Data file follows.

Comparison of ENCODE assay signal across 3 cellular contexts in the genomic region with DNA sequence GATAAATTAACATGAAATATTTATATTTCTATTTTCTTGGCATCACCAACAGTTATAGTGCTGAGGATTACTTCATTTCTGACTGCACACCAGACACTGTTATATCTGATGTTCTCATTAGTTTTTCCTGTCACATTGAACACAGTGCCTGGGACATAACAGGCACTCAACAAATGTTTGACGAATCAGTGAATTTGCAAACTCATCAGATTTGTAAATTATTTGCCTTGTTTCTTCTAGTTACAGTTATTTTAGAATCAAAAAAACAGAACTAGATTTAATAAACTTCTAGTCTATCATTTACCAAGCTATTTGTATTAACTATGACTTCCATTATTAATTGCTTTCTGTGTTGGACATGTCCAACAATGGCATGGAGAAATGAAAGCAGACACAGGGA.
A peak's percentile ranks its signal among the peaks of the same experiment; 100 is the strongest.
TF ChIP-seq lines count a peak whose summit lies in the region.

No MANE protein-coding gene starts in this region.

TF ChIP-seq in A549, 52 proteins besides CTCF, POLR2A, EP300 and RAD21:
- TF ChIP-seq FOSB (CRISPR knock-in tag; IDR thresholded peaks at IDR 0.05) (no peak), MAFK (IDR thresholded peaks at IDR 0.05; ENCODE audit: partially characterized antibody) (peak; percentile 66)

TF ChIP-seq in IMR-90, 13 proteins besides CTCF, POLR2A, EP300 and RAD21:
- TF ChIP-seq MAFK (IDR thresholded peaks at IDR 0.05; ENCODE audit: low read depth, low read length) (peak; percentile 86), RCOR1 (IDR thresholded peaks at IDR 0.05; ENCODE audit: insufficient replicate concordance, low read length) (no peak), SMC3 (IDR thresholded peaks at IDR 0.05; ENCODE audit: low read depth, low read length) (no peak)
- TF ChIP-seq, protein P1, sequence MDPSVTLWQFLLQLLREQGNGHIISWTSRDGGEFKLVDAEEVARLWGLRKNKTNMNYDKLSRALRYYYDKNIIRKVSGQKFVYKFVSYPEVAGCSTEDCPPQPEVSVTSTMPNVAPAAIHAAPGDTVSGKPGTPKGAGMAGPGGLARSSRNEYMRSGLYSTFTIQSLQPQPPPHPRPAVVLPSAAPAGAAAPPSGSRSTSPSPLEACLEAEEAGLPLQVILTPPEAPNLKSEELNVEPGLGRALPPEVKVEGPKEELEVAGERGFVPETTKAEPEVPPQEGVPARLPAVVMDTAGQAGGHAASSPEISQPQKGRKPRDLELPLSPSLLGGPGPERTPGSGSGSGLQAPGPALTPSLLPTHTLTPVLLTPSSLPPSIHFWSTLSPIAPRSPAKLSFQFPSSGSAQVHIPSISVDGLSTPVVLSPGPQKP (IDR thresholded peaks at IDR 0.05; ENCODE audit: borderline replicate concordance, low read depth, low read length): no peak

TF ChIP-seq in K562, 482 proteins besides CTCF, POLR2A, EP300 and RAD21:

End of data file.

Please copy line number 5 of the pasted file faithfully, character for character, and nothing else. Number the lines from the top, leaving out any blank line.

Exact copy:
TF ChIP-seq in A549, 52 proteins besides CTCF, POLR2A, EP300 and RAD21: